The challenge for those sharing a ballot line with Mr. Paladino is how to stay at arm’s length without alienating the legions of deeply devoted supporters who propelled the Buffalo developer to an overwhelming victory in one of the highest-turnout primaries in the party’s history.
“You need to change the equation, and Paladino definitely changes the equation,” said one Republican operative, who hopes Mr. Paladino will stimulate G.O.P. turnout without sufficiently motivating Democrats to come out against him. “On the flip side, he is so toxic that he might depress turnout in certain places.”
For their part, Mr. Wilson has conceded he might stand with Mr. Paladino at campaign events, and a spokesman for Mr. Donovan told The Wall Street Journal that the campaign “welcomes the votes of anyone who believes that New Yorkers deserve a government free of corruption and dysfunction, one that works for the people, not against them.”
“You can’t afford to turn the wrath of the Tea Party movement on your candidate,” said one consultant.
For Mr. Paladino, the other candidates seem to be an afterthought, if he thinks of them at all.
A few minutes before he ran into Mr. Halloran on Monday, Mr. Paladino shrugged off a suggestion that his over-the-top campaign might be dividing the ticket and, perhaps, the party.
“My two running mates have denounced my remarks?” Mr. Paladino told a scrum of reporters after the parade. “So what? I don’t care.”
On Sunday, after telling a group of rabbis that he would adhere to a decree of the Central Rabbinical Congress, which calls for Orthodox Jews not to support candidates who promote “immorality”–as defined by a certain conservative sect of rabbis–Mr. Paladino did not much care whether that stance might apply to his running mates, who have been slightly more politic on issues of abortion and same-sex marriage.
“You heard my statement, that’s right where it stands. Right there,” Mr. Paladino said during a brisk walk from the synagogue to his car. Asked if he was bothered by his running mates’ unwillingness to fully embrace him, Mr. Paladino said: “That’s life.”
Several consultants working on Republican races said they never hear from Mr. Paladino’s campaign. “Nothing whatsoever. None of the campaigns do,” said one consultant.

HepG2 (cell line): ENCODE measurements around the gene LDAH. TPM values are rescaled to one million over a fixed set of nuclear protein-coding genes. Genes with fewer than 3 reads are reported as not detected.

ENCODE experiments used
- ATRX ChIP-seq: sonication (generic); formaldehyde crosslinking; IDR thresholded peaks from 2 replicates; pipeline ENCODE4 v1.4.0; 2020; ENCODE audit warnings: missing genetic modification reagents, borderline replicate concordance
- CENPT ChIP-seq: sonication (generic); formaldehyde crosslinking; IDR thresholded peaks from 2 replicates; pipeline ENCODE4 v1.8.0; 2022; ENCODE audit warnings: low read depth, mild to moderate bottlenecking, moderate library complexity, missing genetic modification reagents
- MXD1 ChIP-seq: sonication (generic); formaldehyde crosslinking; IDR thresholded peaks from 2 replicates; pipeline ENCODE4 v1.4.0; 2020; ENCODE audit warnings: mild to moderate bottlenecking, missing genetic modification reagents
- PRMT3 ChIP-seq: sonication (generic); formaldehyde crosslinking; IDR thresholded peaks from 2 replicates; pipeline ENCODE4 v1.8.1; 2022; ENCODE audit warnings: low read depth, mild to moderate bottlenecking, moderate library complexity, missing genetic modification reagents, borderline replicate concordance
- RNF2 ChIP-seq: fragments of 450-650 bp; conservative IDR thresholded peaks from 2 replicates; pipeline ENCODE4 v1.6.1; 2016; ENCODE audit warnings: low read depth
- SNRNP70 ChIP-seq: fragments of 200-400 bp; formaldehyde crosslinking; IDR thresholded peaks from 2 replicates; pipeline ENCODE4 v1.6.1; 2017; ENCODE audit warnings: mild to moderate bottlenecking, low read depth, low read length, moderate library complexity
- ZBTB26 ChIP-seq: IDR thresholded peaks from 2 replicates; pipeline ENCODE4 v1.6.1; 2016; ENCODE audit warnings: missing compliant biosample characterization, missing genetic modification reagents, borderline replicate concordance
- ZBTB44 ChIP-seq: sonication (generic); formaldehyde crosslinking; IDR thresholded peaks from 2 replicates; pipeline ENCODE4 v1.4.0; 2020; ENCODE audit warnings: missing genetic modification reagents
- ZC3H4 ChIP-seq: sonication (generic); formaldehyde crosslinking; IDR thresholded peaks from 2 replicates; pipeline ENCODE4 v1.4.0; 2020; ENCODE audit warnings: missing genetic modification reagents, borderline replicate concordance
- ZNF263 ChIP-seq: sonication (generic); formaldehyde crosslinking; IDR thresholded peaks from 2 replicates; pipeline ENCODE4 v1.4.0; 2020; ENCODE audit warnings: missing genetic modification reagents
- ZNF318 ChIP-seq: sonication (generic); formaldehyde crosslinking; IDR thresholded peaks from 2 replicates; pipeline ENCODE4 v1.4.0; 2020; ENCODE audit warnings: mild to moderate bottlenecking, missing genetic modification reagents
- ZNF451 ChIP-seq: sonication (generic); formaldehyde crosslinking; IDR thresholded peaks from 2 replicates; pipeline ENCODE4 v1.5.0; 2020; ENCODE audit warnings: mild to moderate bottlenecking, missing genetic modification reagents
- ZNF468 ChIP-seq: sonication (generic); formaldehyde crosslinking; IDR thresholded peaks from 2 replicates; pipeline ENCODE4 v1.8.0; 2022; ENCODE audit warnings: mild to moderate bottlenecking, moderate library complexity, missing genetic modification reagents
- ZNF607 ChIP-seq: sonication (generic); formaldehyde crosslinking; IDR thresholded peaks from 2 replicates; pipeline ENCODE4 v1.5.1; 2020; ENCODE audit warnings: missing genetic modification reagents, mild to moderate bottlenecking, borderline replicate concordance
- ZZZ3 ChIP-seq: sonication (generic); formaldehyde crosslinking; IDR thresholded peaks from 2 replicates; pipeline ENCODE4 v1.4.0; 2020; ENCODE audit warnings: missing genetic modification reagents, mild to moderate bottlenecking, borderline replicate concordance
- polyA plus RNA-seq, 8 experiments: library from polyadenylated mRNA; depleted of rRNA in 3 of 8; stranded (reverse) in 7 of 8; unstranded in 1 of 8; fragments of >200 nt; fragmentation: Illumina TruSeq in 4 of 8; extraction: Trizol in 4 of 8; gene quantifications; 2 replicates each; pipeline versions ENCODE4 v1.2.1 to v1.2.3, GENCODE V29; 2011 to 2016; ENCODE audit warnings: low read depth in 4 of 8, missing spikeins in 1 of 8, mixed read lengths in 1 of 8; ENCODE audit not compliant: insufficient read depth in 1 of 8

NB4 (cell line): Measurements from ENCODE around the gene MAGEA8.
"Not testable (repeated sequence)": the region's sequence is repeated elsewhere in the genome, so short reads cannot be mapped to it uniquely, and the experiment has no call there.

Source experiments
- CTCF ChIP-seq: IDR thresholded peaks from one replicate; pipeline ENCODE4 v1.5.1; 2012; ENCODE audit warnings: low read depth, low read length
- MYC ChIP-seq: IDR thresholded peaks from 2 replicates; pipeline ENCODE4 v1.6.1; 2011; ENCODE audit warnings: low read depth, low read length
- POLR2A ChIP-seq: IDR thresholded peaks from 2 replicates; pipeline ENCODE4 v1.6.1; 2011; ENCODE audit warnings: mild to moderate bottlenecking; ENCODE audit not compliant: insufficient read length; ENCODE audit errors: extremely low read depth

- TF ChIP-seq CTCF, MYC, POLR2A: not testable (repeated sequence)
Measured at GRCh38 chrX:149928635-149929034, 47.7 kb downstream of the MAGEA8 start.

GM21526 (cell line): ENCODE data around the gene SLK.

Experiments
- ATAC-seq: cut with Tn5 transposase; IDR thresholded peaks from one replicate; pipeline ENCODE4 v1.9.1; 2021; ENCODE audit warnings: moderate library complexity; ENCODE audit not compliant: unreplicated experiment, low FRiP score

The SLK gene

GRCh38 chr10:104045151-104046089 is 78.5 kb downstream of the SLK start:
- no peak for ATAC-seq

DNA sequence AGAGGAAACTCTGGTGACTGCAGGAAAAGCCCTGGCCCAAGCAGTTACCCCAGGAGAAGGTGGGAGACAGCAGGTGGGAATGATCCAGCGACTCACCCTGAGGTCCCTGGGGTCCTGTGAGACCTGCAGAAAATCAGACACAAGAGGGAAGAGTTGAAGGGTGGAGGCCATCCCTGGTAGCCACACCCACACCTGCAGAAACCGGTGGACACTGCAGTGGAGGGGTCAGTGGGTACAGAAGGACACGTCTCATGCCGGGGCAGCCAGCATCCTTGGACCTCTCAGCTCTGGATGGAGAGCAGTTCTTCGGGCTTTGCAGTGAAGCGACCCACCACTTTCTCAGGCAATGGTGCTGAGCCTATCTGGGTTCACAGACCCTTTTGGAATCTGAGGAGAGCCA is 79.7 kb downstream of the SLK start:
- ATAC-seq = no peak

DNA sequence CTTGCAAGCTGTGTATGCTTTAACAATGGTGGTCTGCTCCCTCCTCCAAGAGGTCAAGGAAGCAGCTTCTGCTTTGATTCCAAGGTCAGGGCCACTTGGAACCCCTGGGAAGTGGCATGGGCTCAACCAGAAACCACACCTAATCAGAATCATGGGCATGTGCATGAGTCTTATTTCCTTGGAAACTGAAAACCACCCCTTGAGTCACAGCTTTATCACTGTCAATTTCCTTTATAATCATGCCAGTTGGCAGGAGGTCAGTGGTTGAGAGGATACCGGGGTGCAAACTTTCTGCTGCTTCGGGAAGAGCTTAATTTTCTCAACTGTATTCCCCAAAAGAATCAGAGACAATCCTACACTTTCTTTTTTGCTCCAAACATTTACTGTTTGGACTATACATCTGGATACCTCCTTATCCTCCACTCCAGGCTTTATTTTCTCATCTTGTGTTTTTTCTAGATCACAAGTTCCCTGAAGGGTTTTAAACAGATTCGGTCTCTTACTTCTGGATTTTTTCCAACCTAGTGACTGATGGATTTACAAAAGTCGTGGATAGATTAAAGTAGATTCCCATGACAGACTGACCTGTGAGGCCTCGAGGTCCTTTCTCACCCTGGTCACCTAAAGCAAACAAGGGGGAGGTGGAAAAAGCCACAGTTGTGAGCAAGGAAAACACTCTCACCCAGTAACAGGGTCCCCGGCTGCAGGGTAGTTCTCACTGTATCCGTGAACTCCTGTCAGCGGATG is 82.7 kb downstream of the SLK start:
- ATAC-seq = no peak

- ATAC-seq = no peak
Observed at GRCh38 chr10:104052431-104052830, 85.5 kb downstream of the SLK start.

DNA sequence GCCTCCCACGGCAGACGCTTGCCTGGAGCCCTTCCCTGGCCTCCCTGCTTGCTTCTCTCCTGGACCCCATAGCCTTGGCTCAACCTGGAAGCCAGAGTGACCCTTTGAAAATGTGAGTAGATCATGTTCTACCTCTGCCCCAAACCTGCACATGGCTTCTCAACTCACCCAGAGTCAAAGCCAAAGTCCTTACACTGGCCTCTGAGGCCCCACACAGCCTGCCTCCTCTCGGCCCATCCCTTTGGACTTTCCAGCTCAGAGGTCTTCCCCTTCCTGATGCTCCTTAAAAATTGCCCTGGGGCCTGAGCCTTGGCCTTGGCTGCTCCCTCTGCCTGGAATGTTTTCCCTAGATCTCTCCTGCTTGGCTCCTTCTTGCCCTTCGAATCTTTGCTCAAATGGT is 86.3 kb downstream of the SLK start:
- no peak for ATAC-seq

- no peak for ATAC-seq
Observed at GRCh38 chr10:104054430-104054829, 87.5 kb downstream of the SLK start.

And so, the Republican ticket remains largely a leaderless, every-man-for-himself enterprise, even as the Democratic ticket finally begins to band together.
Last week, Mr. Cuomo announced that his office was no longer investigating his own running mate, Comptroller Tom DiNapoli, though the attorney general was coy on whether he would actually offer an endorsement, given an ongoing investigation into the comptroller’s office.
“It’s not about anything he can or can’t do; it’s about the situation,” Mr. Cuomo told reporters after finishing the parade route a few minutes ahead of Mr. Paladino.
While Mr. DiNapoli would surely welcome official validation from the top of the ticket, the lack of an investigation paves the way for a coordinated campaign, complete with shared literature and hand-holding shows of unity.
“The fact is that everyone is working together,” said Public Advocate Bill de Blasio, a former operative, who said he was “actively involved with all the candidates at the top of the ticket.”
“There’s a very powerful operation being put together to draw the vote out on Election Day, and there’s a real sense of urgency. So I think when it comes to working together for the outcome, that is happening,” Mr. de Blasio said.
“I think if what Paladino has said in the last few days–if that doesn’t say to Democrats there’s a reason to come out and vote, and there’s a reason to take a stand, I don’t know what would.”